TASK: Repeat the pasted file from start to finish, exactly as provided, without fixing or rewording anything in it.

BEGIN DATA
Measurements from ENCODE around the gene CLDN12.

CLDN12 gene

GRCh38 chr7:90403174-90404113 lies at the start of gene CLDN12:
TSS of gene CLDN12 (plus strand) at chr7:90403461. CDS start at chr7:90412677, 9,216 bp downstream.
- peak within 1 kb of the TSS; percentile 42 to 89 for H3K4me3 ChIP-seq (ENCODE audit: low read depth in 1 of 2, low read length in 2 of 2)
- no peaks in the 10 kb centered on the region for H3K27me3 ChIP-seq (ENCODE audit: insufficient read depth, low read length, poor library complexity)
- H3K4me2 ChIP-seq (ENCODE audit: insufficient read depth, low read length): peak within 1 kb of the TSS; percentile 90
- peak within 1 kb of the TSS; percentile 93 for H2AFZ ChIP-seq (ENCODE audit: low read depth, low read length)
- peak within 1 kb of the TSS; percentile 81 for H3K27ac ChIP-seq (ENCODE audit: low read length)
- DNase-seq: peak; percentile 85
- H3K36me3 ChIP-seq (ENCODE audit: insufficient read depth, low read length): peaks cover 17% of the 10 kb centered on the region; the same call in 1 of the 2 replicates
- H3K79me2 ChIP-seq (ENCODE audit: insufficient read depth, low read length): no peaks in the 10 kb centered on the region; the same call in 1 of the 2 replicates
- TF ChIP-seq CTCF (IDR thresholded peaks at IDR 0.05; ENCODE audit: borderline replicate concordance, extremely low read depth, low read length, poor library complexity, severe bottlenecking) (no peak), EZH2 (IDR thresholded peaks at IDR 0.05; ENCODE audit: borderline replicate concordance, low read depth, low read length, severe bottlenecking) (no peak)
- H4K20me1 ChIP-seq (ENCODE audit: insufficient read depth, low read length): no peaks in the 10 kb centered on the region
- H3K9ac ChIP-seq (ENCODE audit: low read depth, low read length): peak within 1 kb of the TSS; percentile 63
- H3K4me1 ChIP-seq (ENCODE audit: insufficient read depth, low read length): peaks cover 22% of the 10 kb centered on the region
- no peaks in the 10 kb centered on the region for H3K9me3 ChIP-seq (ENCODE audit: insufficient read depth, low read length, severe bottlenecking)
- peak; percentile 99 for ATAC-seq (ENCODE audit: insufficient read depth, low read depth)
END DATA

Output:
Measurements from ENCODE around the gene CLDN12.

CLDN12 gene

GRCh38 chr7:90403174-90404113 lies at the start of gene CLDN12:
TSS of gene CLDN12 (plus strand) at chr7:90403461. CDS start at chr7:90412677, 9,216 bp downstream.
- peak within 1 kb of the TSS; percentile 42 to 89 for H3K4me3 ChIP-seq (ENCODE audit: low read depth in 1 of 2, low read length in 2 of 2)
- no peaks in the 10 kb centered on the region for H3K27me3 ChIP-seq (ENCODE audit: insufficient read depth, low read length, poor library complexity)
- H3K4me2 ChIP-seq (ENCODE audit: insufficient read depth, low read length): peak within 1 kb of the TSS; percentile 90
- peak within 1 kb of the TSS; percentile 93 for H2AFZ ChIP-seq (ENCODE audit: low read depth, low read length)
- peak within 1 kb of the TSS; percentile 81 for H3K27ac ChIP-seq (ENCODE audit: low read length)
- DNase-seq: peak; percentile 85
- H3K36me3 ChIP-seq (ENCODE audit: insufficient read depth, low read length): peaks cover 17% of the 10 kb centered on the region; the same call in 1 of the 2 replicates
- H3K79me2 ChIP-seq (ENCODE audit: insufficient read depth, low read length): no peaks in the 10 kb centered on the region; the same call in 1 of the 2 replicates
- TF ChIP-seq CTCF (IDR thresholded peaks at IDR 0.05; ENCODE audit: borderline replicate concordance, extremely low read depth, low read length, poor library complexity, severe bottlenecking) (no peak), EZH2 (IDR thresholded peaks at IDR 0.05; ENCODE audit: borderline replicate concordance, low read depth, low read length, severe bottlenecking) (no peak)
- H4K20me1 ChIP-seq (ENCODE audit: insufficient read depth, low read length): no peaks in the 10 kb centered on the region
- H3K9ac ChIP-seq (ENCODE audit: low read depth, low read length): peak within 1 kb of the TSS; percentile 63
- H3K4me1 ChIP-seq (ENCODE audit: insufficient read depth, low read length): peaks cover 22% of the 10 kb centered on the region
- no peaks in the 10 kb centered on the region for H3K9me3 ChIP-seq (ENCODE audit: insufficient read depth, low read length, severe bottlenecking)
- peak; percentile 99 for ATAC-seq (ENCODE audit: insufficient read depth, low read depth)